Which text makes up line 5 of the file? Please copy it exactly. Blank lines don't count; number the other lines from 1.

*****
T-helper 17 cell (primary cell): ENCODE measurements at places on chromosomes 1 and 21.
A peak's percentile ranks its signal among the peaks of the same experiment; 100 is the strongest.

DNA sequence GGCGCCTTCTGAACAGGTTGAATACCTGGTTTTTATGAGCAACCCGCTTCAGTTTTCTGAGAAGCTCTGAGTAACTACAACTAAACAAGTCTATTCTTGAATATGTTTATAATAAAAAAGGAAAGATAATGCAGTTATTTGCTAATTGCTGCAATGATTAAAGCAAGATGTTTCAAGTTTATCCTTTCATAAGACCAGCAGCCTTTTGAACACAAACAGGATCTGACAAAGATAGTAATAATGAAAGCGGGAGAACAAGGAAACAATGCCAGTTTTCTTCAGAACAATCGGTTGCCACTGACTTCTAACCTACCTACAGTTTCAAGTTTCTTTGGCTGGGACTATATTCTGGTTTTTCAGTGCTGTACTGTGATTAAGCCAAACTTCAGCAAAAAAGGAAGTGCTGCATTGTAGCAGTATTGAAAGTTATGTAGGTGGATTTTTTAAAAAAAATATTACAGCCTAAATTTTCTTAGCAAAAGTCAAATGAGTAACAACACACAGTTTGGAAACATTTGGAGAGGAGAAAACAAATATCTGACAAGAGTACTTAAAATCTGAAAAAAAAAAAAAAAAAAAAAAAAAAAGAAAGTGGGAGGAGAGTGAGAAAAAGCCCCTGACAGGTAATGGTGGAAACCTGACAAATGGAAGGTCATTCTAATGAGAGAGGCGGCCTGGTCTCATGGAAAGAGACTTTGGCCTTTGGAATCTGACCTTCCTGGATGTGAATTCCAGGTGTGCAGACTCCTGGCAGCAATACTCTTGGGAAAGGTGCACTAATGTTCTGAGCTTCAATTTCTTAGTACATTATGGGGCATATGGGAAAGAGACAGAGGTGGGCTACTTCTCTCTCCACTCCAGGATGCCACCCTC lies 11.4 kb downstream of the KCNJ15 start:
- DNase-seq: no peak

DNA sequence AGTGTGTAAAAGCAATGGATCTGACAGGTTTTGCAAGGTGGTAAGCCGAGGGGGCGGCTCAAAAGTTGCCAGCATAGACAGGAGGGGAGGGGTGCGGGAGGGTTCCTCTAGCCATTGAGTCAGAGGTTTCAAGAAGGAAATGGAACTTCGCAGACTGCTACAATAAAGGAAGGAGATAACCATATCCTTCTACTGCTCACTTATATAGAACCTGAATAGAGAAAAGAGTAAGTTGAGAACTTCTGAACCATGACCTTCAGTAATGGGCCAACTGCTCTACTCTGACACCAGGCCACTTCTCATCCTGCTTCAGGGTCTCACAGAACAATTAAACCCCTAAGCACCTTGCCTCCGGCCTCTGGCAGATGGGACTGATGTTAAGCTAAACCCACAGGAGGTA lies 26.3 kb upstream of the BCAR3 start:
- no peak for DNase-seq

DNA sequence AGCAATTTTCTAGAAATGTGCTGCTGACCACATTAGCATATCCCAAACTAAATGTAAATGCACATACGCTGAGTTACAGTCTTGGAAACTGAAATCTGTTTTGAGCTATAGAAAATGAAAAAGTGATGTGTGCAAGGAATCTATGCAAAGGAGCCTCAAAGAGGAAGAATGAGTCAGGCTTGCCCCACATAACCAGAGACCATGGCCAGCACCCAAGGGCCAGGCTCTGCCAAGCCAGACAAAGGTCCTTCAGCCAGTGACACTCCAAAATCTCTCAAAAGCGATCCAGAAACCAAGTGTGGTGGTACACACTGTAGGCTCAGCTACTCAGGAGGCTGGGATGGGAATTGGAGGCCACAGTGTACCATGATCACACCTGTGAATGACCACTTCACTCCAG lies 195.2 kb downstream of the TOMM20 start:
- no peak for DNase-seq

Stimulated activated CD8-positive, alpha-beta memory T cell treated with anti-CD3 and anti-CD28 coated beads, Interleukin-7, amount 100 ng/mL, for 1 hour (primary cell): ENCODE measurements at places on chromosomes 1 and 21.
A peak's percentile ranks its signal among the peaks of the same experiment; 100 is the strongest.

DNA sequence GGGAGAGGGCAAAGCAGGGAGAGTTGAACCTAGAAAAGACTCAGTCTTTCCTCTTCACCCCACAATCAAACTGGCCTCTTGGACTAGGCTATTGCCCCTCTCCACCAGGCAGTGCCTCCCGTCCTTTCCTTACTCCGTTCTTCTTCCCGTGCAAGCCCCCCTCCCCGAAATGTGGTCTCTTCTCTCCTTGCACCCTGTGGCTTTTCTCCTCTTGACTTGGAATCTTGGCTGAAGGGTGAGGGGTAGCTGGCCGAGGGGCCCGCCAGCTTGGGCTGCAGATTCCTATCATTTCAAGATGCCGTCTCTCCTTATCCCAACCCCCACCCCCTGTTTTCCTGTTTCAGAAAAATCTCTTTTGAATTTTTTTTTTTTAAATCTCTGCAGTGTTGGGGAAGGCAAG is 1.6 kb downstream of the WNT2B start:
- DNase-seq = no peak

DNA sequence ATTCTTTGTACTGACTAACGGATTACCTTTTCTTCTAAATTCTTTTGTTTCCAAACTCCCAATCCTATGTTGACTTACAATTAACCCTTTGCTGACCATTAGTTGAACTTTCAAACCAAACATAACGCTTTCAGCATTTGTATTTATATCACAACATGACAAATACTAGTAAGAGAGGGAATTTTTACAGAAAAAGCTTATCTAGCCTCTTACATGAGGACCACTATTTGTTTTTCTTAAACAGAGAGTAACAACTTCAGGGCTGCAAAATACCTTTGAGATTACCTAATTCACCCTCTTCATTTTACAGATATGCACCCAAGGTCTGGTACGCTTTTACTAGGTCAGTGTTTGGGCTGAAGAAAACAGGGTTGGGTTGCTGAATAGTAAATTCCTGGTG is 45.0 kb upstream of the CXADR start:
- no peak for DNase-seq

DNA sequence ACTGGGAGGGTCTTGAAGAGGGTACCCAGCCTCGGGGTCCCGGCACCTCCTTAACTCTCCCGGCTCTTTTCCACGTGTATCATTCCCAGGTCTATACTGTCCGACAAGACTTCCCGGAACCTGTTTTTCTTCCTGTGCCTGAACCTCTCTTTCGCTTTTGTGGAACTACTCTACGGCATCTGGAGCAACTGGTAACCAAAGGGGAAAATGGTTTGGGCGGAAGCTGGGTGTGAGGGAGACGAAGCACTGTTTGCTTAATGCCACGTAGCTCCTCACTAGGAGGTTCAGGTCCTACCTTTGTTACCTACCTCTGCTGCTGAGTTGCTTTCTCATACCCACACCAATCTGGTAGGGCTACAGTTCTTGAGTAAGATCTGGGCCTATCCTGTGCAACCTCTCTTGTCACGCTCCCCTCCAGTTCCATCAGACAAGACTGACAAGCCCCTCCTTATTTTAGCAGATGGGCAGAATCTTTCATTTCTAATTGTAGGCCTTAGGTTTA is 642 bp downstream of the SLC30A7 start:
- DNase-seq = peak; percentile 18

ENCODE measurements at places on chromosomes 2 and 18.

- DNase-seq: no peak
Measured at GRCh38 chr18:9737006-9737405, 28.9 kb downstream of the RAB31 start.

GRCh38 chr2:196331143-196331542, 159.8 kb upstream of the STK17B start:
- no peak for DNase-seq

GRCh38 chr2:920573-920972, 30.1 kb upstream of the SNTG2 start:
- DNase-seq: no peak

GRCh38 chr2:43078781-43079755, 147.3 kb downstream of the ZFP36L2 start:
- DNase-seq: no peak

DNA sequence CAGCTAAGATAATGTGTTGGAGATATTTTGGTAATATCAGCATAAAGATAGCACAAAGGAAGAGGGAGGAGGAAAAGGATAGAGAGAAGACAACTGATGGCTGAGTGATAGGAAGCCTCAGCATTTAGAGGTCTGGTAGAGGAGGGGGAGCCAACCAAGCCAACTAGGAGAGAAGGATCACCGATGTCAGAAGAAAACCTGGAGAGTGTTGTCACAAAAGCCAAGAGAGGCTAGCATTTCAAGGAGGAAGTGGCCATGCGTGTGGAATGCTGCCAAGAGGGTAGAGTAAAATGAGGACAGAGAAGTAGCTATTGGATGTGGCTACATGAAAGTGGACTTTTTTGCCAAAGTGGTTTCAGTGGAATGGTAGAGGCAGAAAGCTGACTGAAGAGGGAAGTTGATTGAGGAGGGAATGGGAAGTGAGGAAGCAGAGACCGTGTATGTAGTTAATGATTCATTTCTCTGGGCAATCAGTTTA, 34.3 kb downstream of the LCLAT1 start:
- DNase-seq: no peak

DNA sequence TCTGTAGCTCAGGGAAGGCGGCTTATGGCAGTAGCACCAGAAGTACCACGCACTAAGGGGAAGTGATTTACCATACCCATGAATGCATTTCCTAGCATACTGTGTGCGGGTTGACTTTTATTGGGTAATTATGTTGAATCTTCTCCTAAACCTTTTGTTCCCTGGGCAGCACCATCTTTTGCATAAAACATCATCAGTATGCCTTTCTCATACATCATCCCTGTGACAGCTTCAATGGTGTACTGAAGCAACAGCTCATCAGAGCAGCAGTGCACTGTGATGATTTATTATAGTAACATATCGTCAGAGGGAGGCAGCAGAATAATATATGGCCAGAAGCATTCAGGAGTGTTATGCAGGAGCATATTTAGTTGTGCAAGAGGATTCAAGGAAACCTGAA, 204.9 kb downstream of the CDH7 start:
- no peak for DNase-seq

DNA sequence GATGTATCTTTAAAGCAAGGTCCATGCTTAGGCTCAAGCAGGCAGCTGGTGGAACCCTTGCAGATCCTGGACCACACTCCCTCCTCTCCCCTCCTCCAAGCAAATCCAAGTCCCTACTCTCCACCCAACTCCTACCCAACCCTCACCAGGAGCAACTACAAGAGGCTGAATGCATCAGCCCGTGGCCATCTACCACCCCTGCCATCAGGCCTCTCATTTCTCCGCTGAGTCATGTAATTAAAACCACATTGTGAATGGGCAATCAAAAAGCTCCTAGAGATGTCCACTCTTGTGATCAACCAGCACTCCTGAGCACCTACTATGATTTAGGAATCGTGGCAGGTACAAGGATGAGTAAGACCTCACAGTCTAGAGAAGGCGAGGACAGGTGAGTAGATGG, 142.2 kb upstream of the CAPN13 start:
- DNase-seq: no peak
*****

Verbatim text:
DNA sequence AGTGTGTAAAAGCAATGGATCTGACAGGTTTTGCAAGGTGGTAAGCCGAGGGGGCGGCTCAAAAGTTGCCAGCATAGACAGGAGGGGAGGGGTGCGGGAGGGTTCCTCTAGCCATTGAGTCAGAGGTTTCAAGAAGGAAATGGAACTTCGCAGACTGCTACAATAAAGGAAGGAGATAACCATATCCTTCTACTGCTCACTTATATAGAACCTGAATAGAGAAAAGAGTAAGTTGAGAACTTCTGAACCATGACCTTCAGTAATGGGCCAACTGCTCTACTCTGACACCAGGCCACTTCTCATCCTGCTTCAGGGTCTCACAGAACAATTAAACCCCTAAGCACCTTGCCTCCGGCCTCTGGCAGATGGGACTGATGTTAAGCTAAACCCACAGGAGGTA lies 26.3 kb upstream of the BCAR3 start: